Panorama portraits

From Wikipedia, the free encyclopedia
Jump to: navigation, search

A Panorama Portrait in photography and painting is the use of panoramic photography or imaging to convey a portrait of a person. It intends to be a bi-dimensional record of a 3D reality (experiences and events related to the subject) where the whole environment is important, and therefore must be shown.

Panoramic photography is mostly used on landscapes. The approach to panorama portraits started when wanting to satisfy the needs depicting the whole surroundings of the artist and the subject, enhancing realism and placing the observer in a unique position of participation. A good example of it are paintings of El Greco like The Burial of the Count of Orgaz, The Parmigianino: Self-portrait in a convex Mirror, some of the engravings of M. C. Escher in the style of Fisheye Lens Portraits, or his Curvilinear Perspectives.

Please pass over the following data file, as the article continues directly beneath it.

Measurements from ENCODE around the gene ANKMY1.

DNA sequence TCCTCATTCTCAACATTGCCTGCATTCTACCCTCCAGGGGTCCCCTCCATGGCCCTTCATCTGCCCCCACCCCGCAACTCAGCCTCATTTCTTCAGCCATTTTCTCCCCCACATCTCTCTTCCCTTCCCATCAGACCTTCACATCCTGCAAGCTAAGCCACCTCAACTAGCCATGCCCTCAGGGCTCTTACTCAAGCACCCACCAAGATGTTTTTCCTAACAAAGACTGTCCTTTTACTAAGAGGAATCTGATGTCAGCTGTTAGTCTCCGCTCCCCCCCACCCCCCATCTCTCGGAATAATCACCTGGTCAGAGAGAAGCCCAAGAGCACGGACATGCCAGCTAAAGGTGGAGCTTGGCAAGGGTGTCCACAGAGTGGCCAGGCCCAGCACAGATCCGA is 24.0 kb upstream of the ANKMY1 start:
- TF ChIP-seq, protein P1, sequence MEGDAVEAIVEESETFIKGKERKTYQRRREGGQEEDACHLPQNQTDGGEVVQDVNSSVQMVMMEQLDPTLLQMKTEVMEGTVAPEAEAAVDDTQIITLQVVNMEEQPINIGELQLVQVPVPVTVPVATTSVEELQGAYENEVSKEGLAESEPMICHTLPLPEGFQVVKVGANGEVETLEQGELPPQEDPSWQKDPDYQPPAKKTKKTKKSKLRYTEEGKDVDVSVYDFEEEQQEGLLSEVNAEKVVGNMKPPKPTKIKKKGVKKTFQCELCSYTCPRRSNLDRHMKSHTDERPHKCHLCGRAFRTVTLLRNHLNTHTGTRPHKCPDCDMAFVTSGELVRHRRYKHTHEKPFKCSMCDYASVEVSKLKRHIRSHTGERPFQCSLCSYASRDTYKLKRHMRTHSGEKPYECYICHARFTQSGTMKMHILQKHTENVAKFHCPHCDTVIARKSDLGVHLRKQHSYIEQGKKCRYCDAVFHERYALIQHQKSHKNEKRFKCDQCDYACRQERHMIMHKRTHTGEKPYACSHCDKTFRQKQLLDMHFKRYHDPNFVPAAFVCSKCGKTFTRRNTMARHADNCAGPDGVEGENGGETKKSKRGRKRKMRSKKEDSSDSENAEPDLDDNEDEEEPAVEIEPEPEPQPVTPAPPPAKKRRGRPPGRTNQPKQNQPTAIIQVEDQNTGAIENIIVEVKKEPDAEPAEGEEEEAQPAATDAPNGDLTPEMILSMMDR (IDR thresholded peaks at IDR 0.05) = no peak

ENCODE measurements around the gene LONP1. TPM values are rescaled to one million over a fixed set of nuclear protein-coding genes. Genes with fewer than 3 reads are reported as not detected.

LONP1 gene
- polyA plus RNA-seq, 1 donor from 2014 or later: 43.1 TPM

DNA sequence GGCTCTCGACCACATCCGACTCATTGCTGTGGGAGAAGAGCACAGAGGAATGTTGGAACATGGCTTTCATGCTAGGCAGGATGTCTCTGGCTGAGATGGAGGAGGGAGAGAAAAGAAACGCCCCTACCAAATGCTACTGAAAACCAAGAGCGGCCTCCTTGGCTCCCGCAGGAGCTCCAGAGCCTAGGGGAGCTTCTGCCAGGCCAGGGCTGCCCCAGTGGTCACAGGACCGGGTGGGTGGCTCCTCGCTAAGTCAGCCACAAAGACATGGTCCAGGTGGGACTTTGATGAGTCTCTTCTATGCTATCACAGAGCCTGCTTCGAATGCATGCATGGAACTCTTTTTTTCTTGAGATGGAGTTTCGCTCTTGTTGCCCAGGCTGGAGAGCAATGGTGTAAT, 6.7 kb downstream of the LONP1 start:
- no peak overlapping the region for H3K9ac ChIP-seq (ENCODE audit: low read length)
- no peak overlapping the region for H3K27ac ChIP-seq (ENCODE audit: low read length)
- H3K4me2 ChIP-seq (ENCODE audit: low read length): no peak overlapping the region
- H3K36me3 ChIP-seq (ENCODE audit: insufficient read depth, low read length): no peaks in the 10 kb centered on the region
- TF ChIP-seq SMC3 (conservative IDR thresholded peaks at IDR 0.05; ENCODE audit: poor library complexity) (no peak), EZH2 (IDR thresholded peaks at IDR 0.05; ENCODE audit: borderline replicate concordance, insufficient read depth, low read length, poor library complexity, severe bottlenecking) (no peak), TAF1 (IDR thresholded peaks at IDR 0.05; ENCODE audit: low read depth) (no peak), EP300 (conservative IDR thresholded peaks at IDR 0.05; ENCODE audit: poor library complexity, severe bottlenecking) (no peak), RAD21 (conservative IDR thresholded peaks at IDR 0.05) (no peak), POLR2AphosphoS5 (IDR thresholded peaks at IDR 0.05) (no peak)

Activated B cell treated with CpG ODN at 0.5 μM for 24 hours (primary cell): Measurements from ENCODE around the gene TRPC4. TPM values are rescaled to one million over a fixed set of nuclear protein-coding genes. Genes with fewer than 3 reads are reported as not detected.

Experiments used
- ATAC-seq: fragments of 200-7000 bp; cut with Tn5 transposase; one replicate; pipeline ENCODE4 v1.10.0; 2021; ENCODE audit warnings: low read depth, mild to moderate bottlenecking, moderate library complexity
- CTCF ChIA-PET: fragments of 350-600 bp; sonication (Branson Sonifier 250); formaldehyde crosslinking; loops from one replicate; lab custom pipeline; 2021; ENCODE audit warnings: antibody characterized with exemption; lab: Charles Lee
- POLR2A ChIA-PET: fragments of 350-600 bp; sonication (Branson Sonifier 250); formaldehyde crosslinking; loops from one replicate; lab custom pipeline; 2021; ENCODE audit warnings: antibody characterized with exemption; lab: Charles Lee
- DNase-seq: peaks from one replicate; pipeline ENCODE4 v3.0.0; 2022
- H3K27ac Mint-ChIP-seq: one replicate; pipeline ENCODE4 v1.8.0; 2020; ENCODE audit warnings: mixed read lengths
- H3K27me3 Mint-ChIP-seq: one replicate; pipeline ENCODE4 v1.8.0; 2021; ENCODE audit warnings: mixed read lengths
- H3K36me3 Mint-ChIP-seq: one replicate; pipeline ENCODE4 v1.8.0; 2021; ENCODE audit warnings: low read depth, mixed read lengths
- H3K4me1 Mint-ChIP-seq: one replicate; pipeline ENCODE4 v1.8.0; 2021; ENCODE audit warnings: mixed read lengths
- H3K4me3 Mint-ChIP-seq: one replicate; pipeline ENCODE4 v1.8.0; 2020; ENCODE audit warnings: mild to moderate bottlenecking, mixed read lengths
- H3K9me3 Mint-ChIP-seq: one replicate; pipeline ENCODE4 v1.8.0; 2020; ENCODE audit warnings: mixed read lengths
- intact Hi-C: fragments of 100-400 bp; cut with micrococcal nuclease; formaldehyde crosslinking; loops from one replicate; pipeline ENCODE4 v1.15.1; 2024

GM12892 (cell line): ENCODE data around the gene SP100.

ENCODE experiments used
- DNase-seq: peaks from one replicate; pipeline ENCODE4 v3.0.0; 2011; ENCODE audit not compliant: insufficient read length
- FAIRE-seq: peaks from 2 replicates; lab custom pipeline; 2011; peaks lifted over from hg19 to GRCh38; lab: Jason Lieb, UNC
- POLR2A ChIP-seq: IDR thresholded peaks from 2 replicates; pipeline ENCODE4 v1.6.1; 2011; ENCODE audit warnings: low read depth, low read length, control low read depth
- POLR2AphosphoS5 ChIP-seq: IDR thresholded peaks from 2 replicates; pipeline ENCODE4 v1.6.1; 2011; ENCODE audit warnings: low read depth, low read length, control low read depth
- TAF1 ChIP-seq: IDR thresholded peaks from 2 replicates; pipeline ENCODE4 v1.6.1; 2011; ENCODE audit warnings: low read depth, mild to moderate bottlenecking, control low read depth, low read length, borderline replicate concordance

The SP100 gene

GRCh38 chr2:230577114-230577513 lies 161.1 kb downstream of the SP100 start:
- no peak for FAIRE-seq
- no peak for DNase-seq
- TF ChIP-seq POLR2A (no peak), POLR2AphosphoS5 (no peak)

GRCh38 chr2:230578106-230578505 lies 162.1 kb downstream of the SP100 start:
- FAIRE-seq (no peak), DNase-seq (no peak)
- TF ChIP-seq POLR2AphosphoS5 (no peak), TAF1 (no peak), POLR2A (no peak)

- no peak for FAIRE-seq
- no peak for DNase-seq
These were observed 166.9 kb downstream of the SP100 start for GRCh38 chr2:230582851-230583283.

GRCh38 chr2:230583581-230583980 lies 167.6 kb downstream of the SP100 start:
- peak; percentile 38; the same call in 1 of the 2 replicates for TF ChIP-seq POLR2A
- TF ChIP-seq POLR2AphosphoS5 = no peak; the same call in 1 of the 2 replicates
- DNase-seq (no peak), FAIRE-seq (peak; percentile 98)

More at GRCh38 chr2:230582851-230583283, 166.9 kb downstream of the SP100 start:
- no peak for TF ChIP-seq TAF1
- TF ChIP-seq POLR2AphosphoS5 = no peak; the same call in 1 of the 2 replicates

The possibility to build the image in segments, as in segmented panoramic pictures, could bring the 4th dimension of time into a still image, as it takes time to record the amount of pictures needed to compose the whole work. Changes in weather, mood and even position of a model would create this effect. Some example of it is the work of the artist Michael Silvers, exhibited in the Bronx Latin American Art Biennial in New York in 2008.

Another completely different approach to panorama portrait is the Wraparound Face Texture Map, used commonly by 3D artists to provide a realistic texture and elements to be placed on 3D face models to create a highly realistic 3D virtual head.

External links[edit]